Islamic divorce is permitted in England and Wales, both by the Islamic Sharia Council, which oversees sharia or Islamic law courts in the UK; and through the civil court in accordance with the Matrimonial Causes Act 1973. For many British Muslims, a divorce must be enacted through both these courts in order to be finalised to their satisfaction, even though a divorce through the secular, civil court alone, is considered a full legal Divorce Attorney in Las Vegas.
An Islamic divorce has two types, one obtained from the husband’s side (Talaq) and one obtained from the wife’s side (Khul). For example:
A man can obtain an Islamic divorce by simply declaring his intention three times, usually at three-monthly intervals, although this time-limitation depends on the sect of Islam to which he adheres. However, according to Islamic law, he should attempt reconciliation with the wife before matters come to this pass (Iddat). The husband should have proper reasons for the divorce, such as the wife’s adultery, dislike between the spouses or apostasy by the wife; but he does not necessarily have to state his reasons. Generally, he should let the ex-wife keep the money or property (maher) he settled on her, by Islamic law, upon the marriage
A woman can obtain an Islamic divorce with the consent of her husband; otherwise she may apply for an annulment from the sharia court, citing particular reasons; such as violence, adultery or his inability to support her. If a husband is in dispute with the wife about an Islamic divorce, her testimony must be corroborated by two other witnesses; preferably two males. If the sharia court approves her request, she will be granted dissolution of the marriage and, in some circumstances, may pay the ex-husband an amount equivalent to the maher. An application to the sharia court by the wife will cost approximately £250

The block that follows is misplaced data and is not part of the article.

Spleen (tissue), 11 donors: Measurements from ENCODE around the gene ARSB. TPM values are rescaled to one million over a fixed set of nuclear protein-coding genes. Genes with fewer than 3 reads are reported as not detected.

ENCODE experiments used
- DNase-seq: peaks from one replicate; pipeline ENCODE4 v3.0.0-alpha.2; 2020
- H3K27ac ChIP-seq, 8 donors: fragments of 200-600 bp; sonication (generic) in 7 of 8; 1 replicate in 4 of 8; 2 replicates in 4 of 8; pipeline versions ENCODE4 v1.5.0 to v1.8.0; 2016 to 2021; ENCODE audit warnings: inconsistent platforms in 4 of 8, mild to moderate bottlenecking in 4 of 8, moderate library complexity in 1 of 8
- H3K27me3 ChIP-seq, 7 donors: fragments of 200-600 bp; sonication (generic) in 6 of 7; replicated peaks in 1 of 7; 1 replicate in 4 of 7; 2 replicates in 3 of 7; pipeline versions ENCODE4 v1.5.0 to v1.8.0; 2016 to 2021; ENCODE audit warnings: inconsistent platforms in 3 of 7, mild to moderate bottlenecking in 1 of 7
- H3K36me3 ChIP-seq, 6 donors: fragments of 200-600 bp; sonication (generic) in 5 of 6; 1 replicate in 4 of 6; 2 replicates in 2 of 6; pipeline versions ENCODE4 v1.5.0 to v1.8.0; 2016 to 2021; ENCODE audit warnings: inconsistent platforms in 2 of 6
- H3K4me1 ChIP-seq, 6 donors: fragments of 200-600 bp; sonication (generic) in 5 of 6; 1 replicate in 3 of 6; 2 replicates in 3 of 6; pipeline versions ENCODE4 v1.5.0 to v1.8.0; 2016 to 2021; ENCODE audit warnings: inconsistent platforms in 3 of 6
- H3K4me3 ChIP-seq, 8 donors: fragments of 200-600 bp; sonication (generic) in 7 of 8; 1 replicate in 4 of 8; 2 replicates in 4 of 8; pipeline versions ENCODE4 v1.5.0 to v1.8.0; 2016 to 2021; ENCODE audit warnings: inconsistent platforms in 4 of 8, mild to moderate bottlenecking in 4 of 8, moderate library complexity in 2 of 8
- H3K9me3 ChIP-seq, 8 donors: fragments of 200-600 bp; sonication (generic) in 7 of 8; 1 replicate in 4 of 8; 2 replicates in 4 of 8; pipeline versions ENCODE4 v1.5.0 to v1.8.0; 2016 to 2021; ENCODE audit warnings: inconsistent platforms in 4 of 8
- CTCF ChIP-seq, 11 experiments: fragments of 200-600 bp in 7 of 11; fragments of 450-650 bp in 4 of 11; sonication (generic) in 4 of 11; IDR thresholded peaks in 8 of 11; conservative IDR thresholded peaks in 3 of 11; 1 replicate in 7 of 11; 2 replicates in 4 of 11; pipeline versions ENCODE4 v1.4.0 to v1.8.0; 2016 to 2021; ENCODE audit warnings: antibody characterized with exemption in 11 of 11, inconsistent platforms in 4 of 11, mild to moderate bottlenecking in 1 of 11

If the sharia court approves an Islamic divorce, this has no legal bearing on a UK divorce for the couple. On the other hand, if a Muslim couple married according to Islamic law only, and did not have a civil registration of that marriage, then a civil divorce will not be required.
If you are a Muslim considering divorce through the UK courts, consulting a family law solicitor who has additional expertise in Islamic law may be the best course of action.